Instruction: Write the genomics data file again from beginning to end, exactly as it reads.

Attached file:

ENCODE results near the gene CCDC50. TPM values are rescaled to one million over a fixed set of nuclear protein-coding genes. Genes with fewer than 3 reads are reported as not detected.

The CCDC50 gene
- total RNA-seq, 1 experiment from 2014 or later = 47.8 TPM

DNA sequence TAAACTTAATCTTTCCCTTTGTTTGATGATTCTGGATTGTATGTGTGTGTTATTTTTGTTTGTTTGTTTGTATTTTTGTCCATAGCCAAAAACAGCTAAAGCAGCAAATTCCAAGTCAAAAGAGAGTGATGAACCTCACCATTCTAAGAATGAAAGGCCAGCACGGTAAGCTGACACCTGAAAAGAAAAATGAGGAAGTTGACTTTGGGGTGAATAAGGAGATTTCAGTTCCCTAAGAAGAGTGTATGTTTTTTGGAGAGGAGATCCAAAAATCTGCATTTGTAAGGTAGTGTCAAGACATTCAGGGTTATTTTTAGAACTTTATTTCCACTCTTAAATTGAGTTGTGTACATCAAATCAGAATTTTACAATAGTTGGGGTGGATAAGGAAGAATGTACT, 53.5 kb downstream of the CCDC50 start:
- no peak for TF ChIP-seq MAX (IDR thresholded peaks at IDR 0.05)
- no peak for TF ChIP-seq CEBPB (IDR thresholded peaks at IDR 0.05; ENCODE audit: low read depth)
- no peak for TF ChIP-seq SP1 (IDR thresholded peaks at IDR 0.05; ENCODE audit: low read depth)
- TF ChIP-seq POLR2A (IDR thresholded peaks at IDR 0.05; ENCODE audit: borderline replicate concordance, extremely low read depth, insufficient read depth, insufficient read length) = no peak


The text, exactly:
ENCODE results near the gene CCDC50. TPM values are rescaled to one million over a fixed set of nuclear protein-coding genes. Genes with fewer than 3 reads are reported as not detected.

The CCDC50 gene
- total RNA-seq, 1 experiment from 2014 or later = 47.8 TPM

DNA sequence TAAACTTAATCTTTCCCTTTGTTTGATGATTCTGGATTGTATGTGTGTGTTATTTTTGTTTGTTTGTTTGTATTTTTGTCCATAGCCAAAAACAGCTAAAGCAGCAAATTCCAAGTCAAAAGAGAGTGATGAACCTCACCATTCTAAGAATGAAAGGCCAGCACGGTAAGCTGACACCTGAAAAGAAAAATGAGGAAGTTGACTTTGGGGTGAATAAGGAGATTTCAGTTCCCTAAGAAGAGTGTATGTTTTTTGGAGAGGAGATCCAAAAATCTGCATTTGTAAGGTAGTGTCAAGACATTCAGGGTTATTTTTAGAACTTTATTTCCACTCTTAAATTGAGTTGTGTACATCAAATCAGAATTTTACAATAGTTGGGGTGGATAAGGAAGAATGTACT, 53.5 kb downstream of the CCDC50 start:
- no peak for TF ChIP-seq MAX (IDR thresholded peaks at IDR 0.05)
- no peak for TF ChIP-seq CEBPB (IDR thresholded peaks at IDR 0.05; ENCODE audit: low read depth)
- no peak for TF ChIP-seq SP1 (IDR thresholded peaks at IDR 0.05; ENCODE audit: low read depth)
- TF ChIP-seq POLR2A (IDR thresholded peaks at IDR 0.05; ENCODE audit: borderline replicate concordance, extremely low read depth, insufficient read depth, insufficient read length) = no peak